Res Guisada (Braised Beef) made regular appeareances on our dinner table when I was a child, after it’s part of our Bandera Dominicana, the traditional Dominican lunch meal, many of which came from one of our trusty fondas.
Thanks to all those childhood years spent watching imported Mexican television shows, I learned early that cantinas were bars, something to do with moustachioed bandidos with big sombreros drinkingtequila and drawing pistols with lightning-fast speed. Had it not been for these countless hours of, hmm… er, “educational” TV I would have made it to adulthood thinking that the word cantina always referred to the then-ubiquitous aluminum stacked lunch box in which our weekend lunch of rice, beans and res guisada (braised beef) arrived from the local fonda.
Known also as “miner’s lunchbox” and “tiffin lunch boxes”, they have been used worldwide for a long time. Regardless of who we should credit for the invention of such a magnificent piece of equipment, the fact remains that we made it our own.
Long before anyone came up with the idea of mass-producing Styrofoam plates, food “para llevar” was served in cantinas. Each family had one, its size depending on how big the family was. “Fondas” (Dominican mom ‘n pops restaurants, now usually called ‘comedores’) would have a list of customers that ate their fare everyday — or as was our case, on weekends. It goes without saying that what was on offer was none other than La Bandera Dominicana.
Every morning, customers would drop off their cantinas (which, for convenience, had the family name painted on top) and would pick it up sometime before noon. The delicious lunch would arrive served in strict order: habichuelas at the bottom, meat in the middle and rice and fritos verdes and salad on top. The ultimate convenience.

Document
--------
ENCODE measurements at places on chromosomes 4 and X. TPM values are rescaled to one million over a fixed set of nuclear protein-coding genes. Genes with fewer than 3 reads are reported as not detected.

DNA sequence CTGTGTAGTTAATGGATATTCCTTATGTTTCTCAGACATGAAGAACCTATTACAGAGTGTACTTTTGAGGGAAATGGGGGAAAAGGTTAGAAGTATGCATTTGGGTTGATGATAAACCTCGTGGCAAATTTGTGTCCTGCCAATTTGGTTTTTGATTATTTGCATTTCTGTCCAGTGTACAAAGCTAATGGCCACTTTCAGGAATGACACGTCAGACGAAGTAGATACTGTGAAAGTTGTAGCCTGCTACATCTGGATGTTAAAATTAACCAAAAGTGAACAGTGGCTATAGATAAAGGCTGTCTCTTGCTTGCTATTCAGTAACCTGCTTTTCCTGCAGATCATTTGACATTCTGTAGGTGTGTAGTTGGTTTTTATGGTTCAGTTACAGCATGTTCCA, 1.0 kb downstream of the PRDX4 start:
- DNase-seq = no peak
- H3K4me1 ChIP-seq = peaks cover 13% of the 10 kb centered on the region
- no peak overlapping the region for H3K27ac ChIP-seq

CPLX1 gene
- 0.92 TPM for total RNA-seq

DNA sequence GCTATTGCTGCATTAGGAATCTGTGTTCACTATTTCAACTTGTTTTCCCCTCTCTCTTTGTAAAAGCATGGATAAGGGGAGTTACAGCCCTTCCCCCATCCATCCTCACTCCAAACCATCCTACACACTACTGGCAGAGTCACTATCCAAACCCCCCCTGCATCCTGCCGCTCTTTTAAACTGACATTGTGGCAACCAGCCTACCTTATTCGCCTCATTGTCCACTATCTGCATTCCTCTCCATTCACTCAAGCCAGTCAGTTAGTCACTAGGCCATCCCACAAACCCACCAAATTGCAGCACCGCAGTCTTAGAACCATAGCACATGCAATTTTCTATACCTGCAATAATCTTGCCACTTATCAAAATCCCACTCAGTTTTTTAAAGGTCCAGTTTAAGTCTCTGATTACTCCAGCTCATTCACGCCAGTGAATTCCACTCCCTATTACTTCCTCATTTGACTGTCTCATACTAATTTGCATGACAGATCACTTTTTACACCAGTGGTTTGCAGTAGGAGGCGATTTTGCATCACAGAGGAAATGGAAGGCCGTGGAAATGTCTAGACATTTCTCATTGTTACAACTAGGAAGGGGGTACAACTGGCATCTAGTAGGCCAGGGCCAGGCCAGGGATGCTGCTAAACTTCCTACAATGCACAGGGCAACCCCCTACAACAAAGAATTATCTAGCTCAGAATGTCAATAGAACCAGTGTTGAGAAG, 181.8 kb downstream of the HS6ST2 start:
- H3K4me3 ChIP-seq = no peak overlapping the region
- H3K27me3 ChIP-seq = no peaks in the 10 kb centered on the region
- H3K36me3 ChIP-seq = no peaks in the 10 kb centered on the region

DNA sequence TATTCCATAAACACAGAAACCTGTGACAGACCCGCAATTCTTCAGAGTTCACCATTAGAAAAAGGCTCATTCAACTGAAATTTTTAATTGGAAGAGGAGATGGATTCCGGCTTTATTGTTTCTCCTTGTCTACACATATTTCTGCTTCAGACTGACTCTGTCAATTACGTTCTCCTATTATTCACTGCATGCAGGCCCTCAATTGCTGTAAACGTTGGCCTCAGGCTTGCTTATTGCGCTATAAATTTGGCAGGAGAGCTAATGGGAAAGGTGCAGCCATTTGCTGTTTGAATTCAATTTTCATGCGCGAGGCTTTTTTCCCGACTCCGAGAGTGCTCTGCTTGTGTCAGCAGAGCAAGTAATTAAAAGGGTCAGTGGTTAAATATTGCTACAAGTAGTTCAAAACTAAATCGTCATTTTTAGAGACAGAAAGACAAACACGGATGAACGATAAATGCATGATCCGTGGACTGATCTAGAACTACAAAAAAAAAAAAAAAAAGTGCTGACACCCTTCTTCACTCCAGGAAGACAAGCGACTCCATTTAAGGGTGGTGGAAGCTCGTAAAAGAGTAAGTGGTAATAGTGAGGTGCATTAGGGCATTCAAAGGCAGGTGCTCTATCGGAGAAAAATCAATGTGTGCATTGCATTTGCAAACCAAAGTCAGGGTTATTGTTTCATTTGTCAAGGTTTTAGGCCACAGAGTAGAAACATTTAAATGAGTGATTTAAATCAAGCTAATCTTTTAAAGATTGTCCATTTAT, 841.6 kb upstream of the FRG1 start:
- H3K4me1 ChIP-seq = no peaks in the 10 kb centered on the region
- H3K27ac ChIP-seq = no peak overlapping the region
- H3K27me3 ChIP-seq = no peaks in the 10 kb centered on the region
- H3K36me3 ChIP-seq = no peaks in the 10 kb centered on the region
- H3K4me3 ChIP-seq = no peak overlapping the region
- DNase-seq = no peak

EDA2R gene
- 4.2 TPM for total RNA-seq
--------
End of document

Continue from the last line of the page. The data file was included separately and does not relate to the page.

In this age of disposables the venerable cantina is now considered déclassé, a pity really, as proven by the mountains of Styrofoam plates flung everywhere, creating more and more pollution and waste.
It is refreshing to know, however, that at least in small Dominican towns cantinas are still alive and well.
On the days when Aunt Clara’s Kitchen is closed we buy our lunch in the neighborhood fonda (although nobody calls them that nowadays, perish the thought). I think I am going to start taking my cantina from now on, for the sake of the environment.
Who knows, I might start a new trend. The worse that could happen is that my friends won’t want to be seen in my company as I carry my cantina with pride.
- 2 lb [0.91 kg] of beef (round or skirt) cut into small pieces.
- Juice of 1 lime
- A pinch of sun-dried oregano
- A pinch of pepper
- 1 teaspoon of salt (or more, to taste)
- 2 tablespoons of vegetable oil (corn, canola or peanut)
- 3 cups of water (may need more)
- 1 red onion cut into slices
- 2 tomatoes cut into quarters
- 2 bell peppers, cut into small pieces
- 3 cloves of garlic, mashed
- 1 cup of tomato sauce
- 1 sprig of cilantro, chopped
- Rinse the meat with cold water and scrub with the lime juice. Season with oregano, pepper and salt.
- In a pot heat the oil over medium heat. Stir in the beef and brown. Add 2 tablespoons of water. Cover and simmer over medium heat until the meat is very tender (it may take from 30-60 minutes), adding water by the tablespoon when it becomes necessary to prevent the meat from burning.
- Stir in onion, tomatoes, pepper and garlic, cover and and simmer until the vegetables are cooked through, adjust water if necessary.
- Add the tomato sauce and 1 cup of water, simmer over low heat to produce a light sauce. Season with cilantro and salt to taste.
- Serve with arroz blanco, a side dish (or salad) and beans.